6 Amazing Facts About Milan’s Duomo

The Duomo in Milan is undoubtedly the most striking structure. This cathedral, standing proudly in Piazza del Duomo has been around for more than 600 years and has the history that proves it!

These 6 incredible facts about Milan’s Cathedral will help you understand the secrets behind its elaborate façade.

Our Milan Tours will take you to the Duomo with an expert guide. He can tell stories and provide information.

01. The Duomo is fifth in size among all Christian churches.

Milan Cathedral is still a huge church, even though it has been outdone by St. Peter’s Basilica, Rome, the Basilica of Our Lady of Aparecida, Brazil, the Cathedral of St. John the Divine, New York, and Seville’s Cathedral. It covers a total of 109,641 sq. feet and a whole block in area. This is despite the fact that it is the oldest church on this list.

02. It is home to the most statues

According to some, there are more statues in this cathedral of gothic style than any other structure in the world. Milan Duomo is home to 3,400 statues, 135 gargoyles, and 700 figures. To fully appreciate the architectural beauty of Milan Duomo’s most famous silhouette, climb the stairs or use the lift to reach the top. The terrazza offers stunning views of Milan and the Alps on clear days. The cathedral’s highest spire is home to the Madonnina statue, a gold-colored statue depicting Mary.

Each gargoyle is a reminder that many hands helped to create Milan Duomo. Photo by schizoform, flickr

03. Your watch can be set by the sundial

A sundial is located on the floor near the main entrance. The clock is lit by the sun from the hole in the wall opposite. It shines the bronze tongue on the summer solstice of June 21 and the meridian at the winter solstice of December 21. Although it is quite old (the sundial was installed in Milan Duomo by astronomers from Accademia Di Brera in 1768), the dial is remarkably precise – it even regulates clocks in the city!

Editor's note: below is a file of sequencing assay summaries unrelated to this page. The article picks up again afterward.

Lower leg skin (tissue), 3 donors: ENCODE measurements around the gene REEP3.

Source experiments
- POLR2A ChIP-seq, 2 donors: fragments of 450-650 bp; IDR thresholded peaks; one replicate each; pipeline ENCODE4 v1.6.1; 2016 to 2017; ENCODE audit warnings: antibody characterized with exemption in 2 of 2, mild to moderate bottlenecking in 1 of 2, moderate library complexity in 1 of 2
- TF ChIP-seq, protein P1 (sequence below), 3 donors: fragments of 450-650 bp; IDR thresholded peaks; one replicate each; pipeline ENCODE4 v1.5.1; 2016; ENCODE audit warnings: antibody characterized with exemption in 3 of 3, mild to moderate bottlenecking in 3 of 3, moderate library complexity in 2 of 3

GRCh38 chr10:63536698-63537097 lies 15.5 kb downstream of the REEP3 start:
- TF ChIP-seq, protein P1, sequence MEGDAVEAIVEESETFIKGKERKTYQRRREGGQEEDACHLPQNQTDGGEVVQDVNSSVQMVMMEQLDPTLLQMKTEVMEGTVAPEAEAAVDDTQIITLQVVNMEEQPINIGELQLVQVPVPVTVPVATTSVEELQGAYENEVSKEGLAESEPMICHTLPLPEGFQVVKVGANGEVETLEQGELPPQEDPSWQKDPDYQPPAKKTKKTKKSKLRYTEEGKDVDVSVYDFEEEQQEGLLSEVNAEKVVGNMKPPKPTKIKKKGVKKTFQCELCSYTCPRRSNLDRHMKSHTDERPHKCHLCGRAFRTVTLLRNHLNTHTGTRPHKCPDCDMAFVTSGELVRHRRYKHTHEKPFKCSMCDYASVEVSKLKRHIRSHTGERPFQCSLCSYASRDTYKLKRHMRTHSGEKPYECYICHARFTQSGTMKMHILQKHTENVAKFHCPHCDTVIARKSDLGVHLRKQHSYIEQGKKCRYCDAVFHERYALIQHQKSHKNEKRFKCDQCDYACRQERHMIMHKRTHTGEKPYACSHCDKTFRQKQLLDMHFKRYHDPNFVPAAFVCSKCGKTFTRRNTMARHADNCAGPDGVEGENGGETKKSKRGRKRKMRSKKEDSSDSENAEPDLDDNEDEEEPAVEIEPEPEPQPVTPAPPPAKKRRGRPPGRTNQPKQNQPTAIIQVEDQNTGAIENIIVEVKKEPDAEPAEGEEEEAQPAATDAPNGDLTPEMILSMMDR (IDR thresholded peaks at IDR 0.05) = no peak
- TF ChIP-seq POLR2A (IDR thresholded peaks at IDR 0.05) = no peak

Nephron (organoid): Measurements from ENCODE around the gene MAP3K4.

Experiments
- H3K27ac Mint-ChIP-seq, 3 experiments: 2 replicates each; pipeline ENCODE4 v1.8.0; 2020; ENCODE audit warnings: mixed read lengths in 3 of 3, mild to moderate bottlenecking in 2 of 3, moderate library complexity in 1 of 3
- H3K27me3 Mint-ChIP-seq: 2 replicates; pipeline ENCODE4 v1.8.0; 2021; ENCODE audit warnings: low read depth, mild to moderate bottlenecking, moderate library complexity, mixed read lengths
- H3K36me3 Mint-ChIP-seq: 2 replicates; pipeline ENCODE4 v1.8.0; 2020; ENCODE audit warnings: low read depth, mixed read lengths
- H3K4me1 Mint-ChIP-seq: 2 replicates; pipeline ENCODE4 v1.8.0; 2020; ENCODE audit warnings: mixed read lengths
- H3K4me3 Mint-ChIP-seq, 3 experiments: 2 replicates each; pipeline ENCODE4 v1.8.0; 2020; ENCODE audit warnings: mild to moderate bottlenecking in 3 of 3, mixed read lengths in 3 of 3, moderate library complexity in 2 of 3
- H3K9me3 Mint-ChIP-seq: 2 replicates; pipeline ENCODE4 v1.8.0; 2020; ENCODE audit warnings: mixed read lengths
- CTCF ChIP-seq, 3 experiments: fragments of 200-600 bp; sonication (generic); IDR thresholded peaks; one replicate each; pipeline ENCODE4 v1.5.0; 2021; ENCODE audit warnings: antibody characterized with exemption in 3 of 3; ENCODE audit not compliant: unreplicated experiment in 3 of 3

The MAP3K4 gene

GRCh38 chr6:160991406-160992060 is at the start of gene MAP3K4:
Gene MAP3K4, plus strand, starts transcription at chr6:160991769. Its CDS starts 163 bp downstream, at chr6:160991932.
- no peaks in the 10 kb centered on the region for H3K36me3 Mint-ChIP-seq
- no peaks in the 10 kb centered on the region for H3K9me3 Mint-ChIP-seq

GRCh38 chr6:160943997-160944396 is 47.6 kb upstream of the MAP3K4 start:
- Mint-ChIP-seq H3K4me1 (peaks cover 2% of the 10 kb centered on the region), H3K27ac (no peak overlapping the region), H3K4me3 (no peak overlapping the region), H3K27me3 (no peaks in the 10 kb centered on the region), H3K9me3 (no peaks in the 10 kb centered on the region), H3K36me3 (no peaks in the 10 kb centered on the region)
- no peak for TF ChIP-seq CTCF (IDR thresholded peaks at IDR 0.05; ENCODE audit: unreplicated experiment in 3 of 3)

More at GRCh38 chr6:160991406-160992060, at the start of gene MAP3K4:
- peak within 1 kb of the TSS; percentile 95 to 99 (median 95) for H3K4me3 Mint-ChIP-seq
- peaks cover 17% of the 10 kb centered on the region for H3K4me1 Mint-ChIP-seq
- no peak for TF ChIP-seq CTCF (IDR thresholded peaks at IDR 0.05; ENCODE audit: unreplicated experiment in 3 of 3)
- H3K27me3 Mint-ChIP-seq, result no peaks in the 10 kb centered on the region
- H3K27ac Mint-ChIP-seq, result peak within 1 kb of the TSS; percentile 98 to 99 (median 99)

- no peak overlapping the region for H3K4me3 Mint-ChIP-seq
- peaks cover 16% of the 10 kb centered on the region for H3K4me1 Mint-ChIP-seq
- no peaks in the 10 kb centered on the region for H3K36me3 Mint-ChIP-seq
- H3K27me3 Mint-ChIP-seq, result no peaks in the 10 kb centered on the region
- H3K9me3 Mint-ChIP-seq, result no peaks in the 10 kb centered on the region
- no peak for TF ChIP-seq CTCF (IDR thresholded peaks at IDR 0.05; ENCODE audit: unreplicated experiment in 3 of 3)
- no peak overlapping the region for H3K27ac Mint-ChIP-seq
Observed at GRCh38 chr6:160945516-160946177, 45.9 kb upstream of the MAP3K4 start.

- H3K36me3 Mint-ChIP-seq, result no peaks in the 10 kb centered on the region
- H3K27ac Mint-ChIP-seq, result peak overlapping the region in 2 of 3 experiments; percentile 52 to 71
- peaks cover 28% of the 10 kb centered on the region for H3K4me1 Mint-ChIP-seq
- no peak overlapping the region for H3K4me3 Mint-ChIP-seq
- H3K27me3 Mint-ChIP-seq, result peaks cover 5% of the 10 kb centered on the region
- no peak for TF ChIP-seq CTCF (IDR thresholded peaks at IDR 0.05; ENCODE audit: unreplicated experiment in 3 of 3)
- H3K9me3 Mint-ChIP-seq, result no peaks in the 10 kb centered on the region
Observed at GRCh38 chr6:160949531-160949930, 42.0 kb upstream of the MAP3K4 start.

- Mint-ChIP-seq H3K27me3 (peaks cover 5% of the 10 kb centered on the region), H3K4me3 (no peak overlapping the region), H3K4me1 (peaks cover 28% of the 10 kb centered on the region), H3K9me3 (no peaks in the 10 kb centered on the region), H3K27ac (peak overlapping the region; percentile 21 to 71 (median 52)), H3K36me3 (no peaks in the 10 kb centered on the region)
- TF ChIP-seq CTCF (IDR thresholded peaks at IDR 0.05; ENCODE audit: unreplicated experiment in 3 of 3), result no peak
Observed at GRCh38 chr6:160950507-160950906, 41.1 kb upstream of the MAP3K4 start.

Milan Cathedral has 52 pillars, one for each week of the year. Photo by Jakob Montrasio

04. The little red bulb is worth a look

A spot with a red lightbulb is located above the apse, the arched portion that rises above the altar. This is the location where one of Jesus’ nails was allegedly put. Each year, the archbishop from Milan climbs to the top in a wooden basket decorated by angels every Saturday close to September 14.

Although the basket was built in 1577, it was substantially reconstructed in 1701 to accommodate the angels. You must be there at the right moment – the nail is displayed at the altar from Monday after vespers until it’s taken down again.

Each statue watches over the city and its history, as it unfolds. Photo by Gina Mussio

05. It took thousands of workers, a brand new canal system, and more than six centuries to complete.

Officially, the construction of the Duomo was begun in 1386 by Bishop Antonio da Saluzzo. It was also supported by Milan Gian Galeazzo Viconti, who had grand visions for the cathedral. Although the original project was started in terracotta, the magnificence of the project was realized when Condoglian marble was imported from Lake Maggiore. This pink-hued, white marble is the foundation of the entire building.

Canals were built to transport it from Candoglia’s quarries. They also led to the construction site. Evidence of this can still be seen along the navigli, which are canals that were left over from the network of canals in Milan.

The construction of the Cathedral in Milan involved thousands of artists, sculptors, and skilled workers. The project was designed by architects from all over Europe. It had at least 78 different architects. As the project grew, it got more complicated. The church was dedicated in 1418, but the nave was not completed at that point. The heavy construction went on for 200 more years.

06. It’s not over yet!

It remained unfinished for many centuries after its consecration at Milan Cathedral in 1418. The cathedral remained unfinished because of politics, indifference, and lack of funds.

Napoleon actually completed the façade and started the construction of the final stages in the early 19th Century. This cathedral could be the longest-working in the world, considering its ongoing construction. The building was cleaned over a five-year period. Routine cleaning and restorations are ongoing to maintain its beautiful stone.

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